White House Katrina report proposes future fixes
WASHINGTON, Feb 24 (Reuters) The military should have a clearer role in dealing with disasters such as Hurricane Katrina, the White House has said in a review of the problem-plagued federal emergency response.
President George W Bush, who has been widely criticized for an administration response deemed too slow, had ordered the review on September 6 as New Orleans and other areas of the Gulf Coast struggled to recover from the disaster which killed about 1,300 people and left thousands homeless.
It took days for authorities to rescue many of the residents stranded in the New Orleans area, where flood waters in some parts rose so high that people went to rooftops for safety. The city was eventually evacuated and rescue personnel conducted door-to-door searches.
The review led by Frances Townsend, homeland security adviser to Bush, follows a congressional report that sharply criticized the US government's disaster response.
''I wasn't satisfied with the federal response,'' Bush said at a Cabinet meeting yesterday. ''The report helps us anticipate how to better respond to future disasters.'' The 217-page report acknowledged inadequate preparation for the storm and said the current homeland security system ''has structural flaws for addressing catastrophic events.'' But it did not single out anyone for blame.
Senate Democratic leader Harry Reid of Nevada called for an independent commission to investigate government failures in the response to Katrina, which struck on August 29.
''It is, regrettably, an understated and often-times self-congratulatory report written by those who were part of one of the most damaging and disturbing government failures in our history,'' he said.
The review said better planning, coordination, communication and designation of responsibilities were required, and identified 11 changes needed before June 1, the start of the next hurricane season. Those included establishing an interagency Joint Field Office to manage federal efforts when there are warnings of a potential disaster.
NATIONAL GUARD The review advocated more disaster-relief training and equipping of the National Guard, who are part-time troops under the command of state governors but can also be mobilized by the Pentagon in times of emergency.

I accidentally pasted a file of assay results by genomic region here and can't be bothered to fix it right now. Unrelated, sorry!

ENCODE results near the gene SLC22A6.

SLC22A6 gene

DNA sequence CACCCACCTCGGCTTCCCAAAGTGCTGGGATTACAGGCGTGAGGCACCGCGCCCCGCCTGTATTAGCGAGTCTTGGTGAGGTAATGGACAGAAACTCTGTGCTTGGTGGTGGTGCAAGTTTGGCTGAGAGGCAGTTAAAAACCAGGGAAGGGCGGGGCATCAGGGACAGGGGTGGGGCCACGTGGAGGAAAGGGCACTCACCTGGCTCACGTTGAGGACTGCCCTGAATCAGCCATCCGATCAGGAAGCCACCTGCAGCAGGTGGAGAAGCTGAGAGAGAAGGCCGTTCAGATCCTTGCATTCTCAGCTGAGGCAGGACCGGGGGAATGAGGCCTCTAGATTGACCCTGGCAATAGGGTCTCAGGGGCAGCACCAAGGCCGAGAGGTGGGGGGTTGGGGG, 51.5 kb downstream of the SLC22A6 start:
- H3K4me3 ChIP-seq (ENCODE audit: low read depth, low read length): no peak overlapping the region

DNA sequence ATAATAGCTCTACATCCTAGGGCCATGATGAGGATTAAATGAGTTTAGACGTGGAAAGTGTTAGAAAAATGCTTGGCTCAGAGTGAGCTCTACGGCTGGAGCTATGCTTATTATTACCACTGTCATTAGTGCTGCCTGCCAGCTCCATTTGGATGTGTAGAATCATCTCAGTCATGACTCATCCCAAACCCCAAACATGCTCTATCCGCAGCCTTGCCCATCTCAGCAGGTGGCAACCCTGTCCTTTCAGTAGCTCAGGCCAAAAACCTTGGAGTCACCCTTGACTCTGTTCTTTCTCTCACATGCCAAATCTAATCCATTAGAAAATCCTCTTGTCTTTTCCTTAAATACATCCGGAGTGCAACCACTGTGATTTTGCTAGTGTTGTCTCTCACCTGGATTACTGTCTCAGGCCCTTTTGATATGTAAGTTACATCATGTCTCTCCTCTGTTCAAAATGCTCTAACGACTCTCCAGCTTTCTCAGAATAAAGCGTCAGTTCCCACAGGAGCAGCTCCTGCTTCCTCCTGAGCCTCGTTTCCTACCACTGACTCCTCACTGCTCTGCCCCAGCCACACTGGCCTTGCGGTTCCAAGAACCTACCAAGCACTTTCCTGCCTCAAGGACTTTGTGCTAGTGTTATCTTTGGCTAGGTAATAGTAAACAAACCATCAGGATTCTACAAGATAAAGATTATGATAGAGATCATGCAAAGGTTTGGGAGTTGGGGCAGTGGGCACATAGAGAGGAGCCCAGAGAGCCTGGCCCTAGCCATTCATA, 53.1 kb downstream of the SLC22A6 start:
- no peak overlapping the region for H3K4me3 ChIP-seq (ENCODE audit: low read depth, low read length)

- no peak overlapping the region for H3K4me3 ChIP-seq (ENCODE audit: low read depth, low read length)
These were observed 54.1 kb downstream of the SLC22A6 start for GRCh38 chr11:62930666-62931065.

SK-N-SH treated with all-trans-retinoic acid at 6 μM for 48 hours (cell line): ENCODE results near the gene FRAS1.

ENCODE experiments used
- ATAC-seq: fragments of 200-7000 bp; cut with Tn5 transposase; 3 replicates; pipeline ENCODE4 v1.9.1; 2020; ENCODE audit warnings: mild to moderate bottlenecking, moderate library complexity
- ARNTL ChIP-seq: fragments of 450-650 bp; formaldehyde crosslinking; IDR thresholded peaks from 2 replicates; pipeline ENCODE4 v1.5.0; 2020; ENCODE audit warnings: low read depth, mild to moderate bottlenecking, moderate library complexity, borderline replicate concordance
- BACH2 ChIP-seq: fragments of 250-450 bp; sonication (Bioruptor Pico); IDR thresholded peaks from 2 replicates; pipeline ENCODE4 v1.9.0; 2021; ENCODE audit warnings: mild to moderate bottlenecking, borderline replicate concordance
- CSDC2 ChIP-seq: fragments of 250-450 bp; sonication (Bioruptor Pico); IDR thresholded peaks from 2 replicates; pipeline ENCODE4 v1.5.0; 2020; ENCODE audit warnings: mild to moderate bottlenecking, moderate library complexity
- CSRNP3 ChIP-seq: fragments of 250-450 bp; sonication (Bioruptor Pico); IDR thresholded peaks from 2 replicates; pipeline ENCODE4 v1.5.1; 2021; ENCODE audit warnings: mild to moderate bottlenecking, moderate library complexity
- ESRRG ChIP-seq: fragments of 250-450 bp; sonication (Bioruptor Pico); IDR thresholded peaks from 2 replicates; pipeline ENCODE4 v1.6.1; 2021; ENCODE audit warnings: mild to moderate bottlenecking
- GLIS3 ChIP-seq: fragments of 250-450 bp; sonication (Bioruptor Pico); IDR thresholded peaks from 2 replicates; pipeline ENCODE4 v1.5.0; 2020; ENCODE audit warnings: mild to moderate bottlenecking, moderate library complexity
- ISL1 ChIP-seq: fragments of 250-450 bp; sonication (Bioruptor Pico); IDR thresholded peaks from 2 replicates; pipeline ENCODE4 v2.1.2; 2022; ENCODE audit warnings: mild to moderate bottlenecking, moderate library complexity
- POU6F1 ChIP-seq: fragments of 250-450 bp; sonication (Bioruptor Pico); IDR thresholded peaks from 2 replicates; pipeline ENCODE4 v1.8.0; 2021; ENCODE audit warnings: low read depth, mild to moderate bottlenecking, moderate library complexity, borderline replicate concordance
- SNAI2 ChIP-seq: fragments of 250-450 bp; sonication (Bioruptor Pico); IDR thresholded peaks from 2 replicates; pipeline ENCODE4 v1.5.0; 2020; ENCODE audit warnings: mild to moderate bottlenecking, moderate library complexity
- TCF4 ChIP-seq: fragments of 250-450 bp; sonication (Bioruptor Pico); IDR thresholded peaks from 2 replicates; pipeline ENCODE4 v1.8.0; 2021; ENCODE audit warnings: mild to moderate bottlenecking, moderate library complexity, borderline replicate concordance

''In truly catastrophic events state and locals may be incapacitated or overwhelmed or even worse,'' Townsend said.
''It may be that our military is the last and only resort.
We need to plan and prepare for the Department of Defense to play a significant supporting role during future catastrophic events,'' she said.
Townsend said the ''bright lines'' should be preserved, referring to an 1878 law, The Posse Comitatus Act, which restricts the government from using the military in a law enforcement capacity within the United States. But the president can waive the law in an emergency.
The National Guard can support law enforcement functions in a way active duty military do not, Townsend said. ''So you can preserve the bright lines and not seek additional authorities.'' A change in law was not required for deploying military forces to help in disasters, she said. ''We did not believe the president needed additional authority.'' The 600-page National Response Plan needs to be rewritten ''so it is workable and it is clear,'' Townsend said.
The White House will also form the Disaster Response Group, overseen by Townsend, to ''cut through the red tape and to referee any needless disputes that arise in the heat of an emergency,'' she said.
A report by congressional Republicans last week said federal emergency agencies were unprepared for Katrina and quicker White House involvement might have helped.
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